Boston is relatively expensive, though less so than many people imagine. The tables below compare: 1) the cost of living in different US cities in 2016 based on an income of $65,000, which is approximately the salary of a junior resident in the BCRP, and 2) the average monthly rental for a two bedroom apartment. Comparatively, Boston is similar to Oakland, Seattle, New Haven, Los Angeles and Baltimore, less than New York, Washington, Palo Alto, and San Francisco, and more than Philadelphia, Denver and Cincinnati. BCRP salaries, which are higher than average, and the extensive benefit package make the relative costs even lower. In addition, Boston Children’s Hospital is only 4 blocks from the elegant suburb of Brookline, with one of the best school systems in the Boston area, and the hospital is very near two subway lines that serve the downtown and suburban neighborhoods. So residents can live in high quality communities without the expense of a car (or extra car) to get to work. In our experience, the cost of living is only restrictive for couples with multiple children and one salary, particularly if there are extra expenses for schooling or child care or loan repayments. We are happy to connect applicants who wish to explore cost of living with current or recent past residents in similar situations.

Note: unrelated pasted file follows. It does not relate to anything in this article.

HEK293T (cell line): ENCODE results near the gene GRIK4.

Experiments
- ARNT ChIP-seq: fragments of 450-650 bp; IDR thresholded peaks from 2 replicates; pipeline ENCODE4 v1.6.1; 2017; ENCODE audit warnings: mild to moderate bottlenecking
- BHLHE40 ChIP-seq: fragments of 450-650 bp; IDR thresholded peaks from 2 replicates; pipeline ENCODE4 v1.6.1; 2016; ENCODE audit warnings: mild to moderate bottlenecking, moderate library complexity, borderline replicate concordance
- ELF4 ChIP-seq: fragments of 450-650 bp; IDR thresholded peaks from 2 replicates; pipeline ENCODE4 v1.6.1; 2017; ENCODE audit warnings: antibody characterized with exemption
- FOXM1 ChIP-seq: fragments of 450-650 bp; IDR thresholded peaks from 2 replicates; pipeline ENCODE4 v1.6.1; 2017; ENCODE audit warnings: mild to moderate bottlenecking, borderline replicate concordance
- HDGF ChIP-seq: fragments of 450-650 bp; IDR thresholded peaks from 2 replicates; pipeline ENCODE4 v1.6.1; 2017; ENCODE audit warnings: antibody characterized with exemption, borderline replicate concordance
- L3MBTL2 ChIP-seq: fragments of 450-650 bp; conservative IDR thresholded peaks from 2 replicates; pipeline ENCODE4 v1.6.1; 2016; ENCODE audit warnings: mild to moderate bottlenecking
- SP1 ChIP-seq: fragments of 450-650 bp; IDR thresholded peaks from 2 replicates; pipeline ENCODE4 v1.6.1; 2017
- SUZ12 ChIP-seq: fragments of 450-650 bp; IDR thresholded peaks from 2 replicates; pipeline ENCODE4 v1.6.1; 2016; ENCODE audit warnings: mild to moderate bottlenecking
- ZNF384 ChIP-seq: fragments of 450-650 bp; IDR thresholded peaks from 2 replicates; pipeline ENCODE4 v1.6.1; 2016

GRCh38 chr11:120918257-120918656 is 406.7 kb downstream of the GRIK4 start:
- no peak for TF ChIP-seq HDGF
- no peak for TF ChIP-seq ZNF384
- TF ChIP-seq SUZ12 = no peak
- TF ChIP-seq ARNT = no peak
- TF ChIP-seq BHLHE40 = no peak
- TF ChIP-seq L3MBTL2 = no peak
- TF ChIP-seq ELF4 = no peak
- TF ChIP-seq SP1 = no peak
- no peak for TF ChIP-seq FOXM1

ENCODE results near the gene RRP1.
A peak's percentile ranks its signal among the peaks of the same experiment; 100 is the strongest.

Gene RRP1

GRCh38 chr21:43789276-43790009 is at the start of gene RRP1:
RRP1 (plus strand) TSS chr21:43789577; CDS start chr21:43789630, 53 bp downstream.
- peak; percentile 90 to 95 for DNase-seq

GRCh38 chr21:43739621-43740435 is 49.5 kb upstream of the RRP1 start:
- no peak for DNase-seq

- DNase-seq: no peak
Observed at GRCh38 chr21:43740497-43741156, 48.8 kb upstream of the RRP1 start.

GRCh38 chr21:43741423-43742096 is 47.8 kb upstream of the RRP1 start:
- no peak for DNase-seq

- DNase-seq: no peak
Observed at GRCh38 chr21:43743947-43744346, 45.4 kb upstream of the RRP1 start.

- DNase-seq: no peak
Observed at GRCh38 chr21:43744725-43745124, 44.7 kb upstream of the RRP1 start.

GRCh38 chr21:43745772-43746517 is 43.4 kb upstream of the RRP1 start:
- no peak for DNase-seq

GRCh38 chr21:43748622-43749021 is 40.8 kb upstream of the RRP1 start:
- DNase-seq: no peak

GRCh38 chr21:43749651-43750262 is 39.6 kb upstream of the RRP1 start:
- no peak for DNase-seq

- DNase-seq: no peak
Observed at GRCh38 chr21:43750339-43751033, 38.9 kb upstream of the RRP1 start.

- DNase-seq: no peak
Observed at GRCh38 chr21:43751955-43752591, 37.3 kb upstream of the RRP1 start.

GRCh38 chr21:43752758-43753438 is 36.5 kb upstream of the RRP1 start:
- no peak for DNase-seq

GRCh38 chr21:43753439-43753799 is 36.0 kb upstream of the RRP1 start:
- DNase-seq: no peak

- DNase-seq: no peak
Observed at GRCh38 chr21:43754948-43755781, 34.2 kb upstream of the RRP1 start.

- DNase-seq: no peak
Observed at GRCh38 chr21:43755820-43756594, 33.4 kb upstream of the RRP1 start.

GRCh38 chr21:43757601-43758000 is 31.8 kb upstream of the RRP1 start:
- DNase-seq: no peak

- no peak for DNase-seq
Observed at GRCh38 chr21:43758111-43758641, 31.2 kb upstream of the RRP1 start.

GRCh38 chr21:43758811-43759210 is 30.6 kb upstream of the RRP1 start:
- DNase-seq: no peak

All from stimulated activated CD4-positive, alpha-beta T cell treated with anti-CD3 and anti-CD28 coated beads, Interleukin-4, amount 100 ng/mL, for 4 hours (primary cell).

Though Massachusetts has a reputation as a high tax state, tax-wise it is near the average of all states. Moreover, Massachusetts is rated among the best states in terms of the many factors that matter to most people.
For those interested in purchasing property, the Harvard Faculty Real Estate Office provides useful services.